If I read it as 10 cameras for $53k, those would have been pretty basic cameras back in 2009.

Bill

Offline Fraser

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Re: Yet another cheap thermal imager incoming.. Seek Thermal
« Reply #2339 on: August 23, 2016, 01:26:06 am »
Yep, its not good to mess around with Uncle Sam.

I would suspect from the description that the cameras were full frame rate FLIR Photon320's. Small enough to hide in shoes and clothing and the price is about right at $5K each.

This is why US sellers often refuse to ship any form of thermal imaging technology outside of the USA. That includes accessories and lenses.

My FLIR Tau cores also have the controlled product warning on them.
 

Offline IwuzBornanerd

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Re: Yet another cheap thermal imager incoming.. Seek Thermal
« Reply #2340 on: August 23, 2016, 01:44:09 am »
I am surprised that FLIR even sold them to a "resident of Beijing".  I think, though, that we are not required to officially verify whether someone is a foreign person or not, but merely make an honest effort to determine so--at least ask; or maybe "beyond reasonable doubt".  So maybe the guy lied when he ordered them or else he is also a US citizen, either is possible.  If they knew him  to be a foreign person, they would have known they needed a license even to hand them to him over the counter let alone ship them to him at a US address.  For a good explanation of the US requirements, I found the following on MIT's site: http://osp.mit.edu/compliance/export-controls/export-controls-glossary  Scroll down particularly to the sections titled "Export" and "Foreign Person".  I tried to find something similar for the UK but have not had any luck so far.  Maybe one of you guys can find it "locally" better than I can in the US.  While Bill W's example indicates what the US will do, are there any examples from the EU?  Can't any other government put up a scare?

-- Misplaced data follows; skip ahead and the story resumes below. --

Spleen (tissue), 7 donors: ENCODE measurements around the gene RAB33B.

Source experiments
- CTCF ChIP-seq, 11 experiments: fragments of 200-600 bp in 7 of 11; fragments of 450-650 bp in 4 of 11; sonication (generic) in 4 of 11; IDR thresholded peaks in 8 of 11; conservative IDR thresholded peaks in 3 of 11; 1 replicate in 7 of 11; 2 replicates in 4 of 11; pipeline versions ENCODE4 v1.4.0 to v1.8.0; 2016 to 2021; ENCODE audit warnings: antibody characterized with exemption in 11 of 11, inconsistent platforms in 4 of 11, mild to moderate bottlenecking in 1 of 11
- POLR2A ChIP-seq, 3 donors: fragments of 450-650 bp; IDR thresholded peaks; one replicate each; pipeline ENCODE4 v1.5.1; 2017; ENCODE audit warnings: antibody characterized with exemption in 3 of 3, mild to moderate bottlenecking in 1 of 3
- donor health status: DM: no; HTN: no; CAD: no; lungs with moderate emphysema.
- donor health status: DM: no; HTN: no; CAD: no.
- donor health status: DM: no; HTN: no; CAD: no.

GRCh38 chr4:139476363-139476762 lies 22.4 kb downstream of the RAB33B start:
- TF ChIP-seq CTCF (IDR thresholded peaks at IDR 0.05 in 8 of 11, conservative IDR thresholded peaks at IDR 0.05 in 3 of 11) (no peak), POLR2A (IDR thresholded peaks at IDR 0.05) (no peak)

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Offline all_repair

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Re: Yet another cheap thermal imager incoming.. Seek Thermal
« Reply #2341 on: August 23, 2016, 02:23:01 am »
When you are the only one to have it, and to have maximum advantage you can do export control and what you like.